Every community in America is served by a food bank or a food rescue organization that is a member of Feeding America. These are regional nonprofit organizations that exist to channel the food industry’s inventory surpluses and edible errors to food pantries, soup kitchens, homeless shelters and similar agencies in order to increase communities’ capacity to adequately address their hunger problem. Food banks are also one of America’s best-kept secrets!
Food banks are veritable gold mines of millions of pounds of good food that your agency or community can tap at will, at no charge or for a per pound handling fee that is just pennies per dollar compared to the value of the food you will be accessing. If you are not sure who or where your area’s Feeding America member is, call (312) 263-2303 or visit www.feedingamerica.org to identify them. If they are located some distance from you, don’t despair! Many have branch warehouses, delivery routes or other ways of serving outlying communities.
Using your local Feeding America member’s donated food instead of store-purchased food is the single most significant change you can make in order to draw down the cost of endIng hunger to levels that you can afford.
For example, in the canned good drives discussion in the previous chapter you saw how someone buying and giving you $10 worth of food will cost them $10 and will result in you having $10 worth of food to give out. By contrast, if they give you the $10 and you then use these funds to cover the cost of drawing food from your area’s Feeding America member, their cost, after taxes, will be only about $7.50. But you could easily end up with as much as $200 worth of food! That is 26 times more buying power— 26 times more food per dollar given and spent for hunger relief.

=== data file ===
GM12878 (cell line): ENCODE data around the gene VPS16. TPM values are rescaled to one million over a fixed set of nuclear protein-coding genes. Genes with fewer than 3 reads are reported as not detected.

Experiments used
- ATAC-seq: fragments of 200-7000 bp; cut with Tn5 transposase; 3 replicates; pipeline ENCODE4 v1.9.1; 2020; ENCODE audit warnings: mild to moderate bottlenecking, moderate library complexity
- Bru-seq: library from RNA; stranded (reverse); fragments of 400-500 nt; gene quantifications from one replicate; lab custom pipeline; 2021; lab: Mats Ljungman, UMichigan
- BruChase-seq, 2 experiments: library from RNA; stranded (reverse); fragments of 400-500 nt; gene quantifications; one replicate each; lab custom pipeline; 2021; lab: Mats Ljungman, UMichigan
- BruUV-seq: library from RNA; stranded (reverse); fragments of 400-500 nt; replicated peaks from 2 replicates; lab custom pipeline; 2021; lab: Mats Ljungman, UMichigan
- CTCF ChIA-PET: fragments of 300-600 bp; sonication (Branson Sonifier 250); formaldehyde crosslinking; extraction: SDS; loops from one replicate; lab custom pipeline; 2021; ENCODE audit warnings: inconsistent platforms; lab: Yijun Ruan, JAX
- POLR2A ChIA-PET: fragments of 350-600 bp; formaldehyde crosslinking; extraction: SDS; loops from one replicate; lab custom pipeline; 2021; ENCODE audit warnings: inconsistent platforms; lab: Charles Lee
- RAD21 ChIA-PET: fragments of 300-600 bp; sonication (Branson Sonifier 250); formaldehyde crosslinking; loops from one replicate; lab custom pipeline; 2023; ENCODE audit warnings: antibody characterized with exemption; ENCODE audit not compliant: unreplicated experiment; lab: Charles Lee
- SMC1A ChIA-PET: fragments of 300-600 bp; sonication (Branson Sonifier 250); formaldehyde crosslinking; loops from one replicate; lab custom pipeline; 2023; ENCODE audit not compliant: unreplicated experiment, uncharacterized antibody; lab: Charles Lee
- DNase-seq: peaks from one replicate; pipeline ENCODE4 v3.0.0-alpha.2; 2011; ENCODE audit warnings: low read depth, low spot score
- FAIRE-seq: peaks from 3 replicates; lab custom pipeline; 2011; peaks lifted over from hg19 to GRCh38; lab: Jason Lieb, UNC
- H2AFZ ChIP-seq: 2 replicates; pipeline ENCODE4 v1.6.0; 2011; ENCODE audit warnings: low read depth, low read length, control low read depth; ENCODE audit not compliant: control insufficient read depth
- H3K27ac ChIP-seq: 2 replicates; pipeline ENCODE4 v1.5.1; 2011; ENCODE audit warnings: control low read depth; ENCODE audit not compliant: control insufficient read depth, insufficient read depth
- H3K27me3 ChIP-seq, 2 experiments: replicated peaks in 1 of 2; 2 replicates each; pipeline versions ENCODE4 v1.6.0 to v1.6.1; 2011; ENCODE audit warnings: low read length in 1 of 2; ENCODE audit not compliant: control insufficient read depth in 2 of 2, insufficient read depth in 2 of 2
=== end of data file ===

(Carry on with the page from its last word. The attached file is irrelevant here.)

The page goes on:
Food banks and food rescue organizations are not grocery stores that can order food supplies from the food industry at will. Rather, they are food donation seekers who only get what they are lucky enough to get as food companies develop inventory surpluses, have overruns, have products left over after holidays or promotions pass by and by other means. So they won’t always have everything. But “everything” is not necessary to end hunger. If they have as few as 40 different products in inventory, you almost certainly have enough variety available to you to bring ending hunger within reach.
You may recall in the introduction that I claimed you would learn how to end hunger? You just have. Or, more properly, you have just learned how to access enough food to adequately address your community’s food assistance needs. In the remaining chapters you will learn how to optimally employ these food resources in order to achieve that outcome.